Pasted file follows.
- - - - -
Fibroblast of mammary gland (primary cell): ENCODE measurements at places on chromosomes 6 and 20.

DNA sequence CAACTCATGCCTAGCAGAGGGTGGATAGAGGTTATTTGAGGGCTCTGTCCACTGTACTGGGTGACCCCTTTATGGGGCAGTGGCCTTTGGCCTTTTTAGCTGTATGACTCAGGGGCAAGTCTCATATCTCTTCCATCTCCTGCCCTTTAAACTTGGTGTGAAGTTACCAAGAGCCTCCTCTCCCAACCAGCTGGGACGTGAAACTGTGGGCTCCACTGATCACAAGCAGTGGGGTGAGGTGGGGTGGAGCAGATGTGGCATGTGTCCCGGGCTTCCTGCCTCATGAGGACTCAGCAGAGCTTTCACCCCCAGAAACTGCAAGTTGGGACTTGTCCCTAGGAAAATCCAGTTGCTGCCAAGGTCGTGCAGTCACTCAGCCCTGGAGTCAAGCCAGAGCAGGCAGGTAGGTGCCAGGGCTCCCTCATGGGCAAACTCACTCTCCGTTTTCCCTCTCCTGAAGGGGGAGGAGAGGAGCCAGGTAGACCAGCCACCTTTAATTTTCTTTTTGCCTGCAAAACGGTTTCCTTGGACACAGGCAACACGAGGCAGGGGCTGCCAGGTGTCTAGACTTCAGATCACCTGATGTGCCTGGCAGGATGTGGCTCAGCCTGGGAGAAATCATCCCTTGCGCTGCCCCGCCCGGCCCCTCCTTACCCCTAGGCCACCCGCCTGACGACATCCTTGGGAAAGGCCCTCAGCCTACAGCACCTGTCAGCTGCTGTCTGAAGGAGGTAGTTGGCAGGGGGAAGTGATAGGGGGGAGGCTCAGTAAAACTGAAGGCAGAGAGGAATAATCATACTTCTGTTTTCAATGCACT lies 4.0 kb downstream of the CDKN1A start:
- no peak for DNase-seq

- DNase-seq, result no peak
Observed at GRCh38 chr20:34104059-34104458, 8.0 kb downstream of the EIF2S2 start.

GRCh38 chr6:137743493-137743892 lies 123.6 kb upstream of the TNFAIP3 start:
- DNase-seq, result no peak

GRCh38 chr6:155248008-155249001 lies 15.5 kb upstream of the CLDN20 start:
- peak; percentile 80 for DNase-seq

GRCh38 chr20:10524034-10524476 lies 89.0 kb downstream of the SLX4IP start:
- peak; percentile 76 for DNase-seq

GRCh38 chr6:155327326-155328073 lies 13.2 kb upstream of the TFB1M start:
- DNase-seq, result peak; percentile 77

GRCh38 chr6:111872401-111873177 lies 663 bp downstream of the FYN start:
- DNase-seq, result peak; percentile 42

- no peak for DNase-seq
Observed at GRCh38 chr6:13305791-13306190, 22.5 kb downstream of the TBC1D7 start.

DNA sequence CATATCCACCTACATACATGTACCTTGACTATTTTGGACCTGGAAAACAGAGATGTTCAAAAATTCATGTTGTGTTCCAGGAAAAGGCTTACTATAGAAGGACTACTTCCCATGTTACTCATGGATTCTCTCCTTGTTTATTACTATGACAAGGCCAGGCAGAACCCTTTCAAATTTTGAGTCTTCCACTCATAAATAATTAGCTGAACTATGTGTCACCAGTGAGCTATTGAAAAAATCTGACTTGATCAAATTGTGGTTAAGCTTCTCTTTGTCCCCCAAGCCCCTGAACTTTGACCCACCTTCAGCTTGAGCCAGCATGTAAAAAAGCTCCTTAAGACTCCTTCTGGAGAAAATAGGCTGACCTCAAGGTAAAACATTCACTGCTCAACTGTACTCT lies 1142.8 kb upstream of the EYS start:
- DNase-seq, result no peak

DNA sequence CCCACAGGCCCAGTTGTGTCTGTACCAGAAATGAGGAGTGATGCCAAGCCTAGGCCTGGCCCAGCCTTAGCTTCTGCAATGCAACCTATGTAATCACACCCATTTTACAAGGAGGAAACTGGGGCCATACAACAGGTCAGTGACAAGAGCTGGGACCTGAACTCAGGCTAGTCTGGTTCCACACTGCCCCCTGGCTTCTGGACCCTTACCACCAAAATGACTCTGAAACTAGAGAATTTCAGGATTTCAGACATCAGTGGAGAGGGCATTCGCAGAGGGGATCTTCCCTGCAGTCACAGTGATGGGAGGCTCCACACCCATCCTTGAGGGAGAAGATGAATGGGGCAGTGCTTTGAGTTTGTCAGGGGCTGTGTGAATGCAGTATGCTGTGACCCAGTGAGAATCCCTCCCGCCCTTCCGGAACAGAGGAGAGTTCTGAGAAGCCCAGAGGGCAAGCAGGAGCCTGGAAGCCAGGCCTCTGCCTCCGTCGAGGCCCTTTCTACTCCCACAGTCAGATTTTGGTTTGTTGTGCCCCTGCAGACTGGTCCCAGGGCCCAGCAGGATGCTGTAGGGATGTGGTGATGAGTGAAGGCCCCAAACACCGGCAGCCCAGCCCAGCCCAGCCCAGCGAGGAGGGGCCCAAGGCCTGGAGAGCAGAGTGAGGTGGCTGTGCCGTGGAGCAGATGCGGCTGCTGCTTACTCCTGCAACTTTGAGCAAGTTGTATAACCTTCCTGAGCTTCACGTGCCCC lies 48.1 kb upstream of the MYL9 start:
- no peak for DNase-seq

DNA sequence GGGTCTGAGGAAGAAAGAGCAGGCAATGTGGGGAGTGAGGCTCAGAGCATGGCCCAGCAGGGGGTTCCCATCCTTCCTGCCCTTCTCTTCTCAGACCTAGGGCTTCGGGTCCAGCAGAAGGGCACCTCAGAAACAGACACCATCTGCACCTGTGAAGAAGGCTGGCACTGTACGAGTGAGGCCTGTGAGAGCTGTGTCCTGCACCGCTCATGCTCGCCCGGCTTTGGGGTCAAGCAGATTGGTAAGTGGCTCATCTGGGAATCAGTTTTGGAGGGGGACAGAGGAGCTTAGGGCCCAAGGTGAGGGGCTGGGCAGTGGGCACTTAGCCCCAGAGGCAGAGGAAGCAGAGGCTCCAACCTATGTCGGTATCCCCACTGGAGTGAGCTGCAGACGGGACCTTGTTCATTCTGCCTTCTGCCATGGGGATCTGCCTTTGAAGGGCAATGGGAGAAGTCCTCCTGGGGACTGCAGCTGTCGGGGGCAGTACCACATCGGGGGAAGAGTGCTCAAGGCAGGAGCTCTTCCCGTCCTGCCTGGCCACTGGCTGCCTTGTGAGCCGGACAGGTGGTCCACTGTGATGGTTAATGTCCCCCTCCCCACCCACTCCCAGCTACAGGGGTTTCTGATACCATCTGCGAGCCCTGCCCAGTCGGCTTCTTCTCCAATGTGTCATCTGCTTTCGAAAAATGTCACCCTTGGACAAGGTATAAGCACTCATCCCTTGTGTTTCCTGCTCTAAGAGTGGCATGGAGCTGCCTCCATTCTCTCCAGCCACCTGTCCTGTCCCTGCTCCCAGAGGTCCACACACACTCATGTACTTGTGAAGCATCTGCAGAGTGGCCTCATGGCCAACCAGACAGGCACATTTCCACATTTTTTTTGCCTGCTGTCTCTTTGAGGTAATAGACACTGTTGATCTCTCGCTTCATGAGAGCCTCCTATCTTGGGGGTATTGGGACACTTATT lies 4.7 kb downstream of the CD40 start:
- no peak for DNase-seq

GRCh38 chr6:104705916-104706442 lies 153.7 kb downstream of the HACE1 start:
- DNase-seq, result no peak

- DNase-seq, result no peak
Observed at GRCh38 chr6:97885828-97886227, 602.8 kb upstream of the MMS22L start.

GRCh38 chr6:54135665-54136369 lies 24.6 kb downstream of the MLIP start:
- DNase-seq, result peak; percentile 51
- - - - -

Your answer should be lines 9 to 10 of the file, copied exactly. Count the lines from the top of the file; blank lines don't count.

- peak; percentile 80 for DNase-seq

GRCh38 chr20:10524034-10524476 lies 89.0 kb downstream of the SLX4IP start: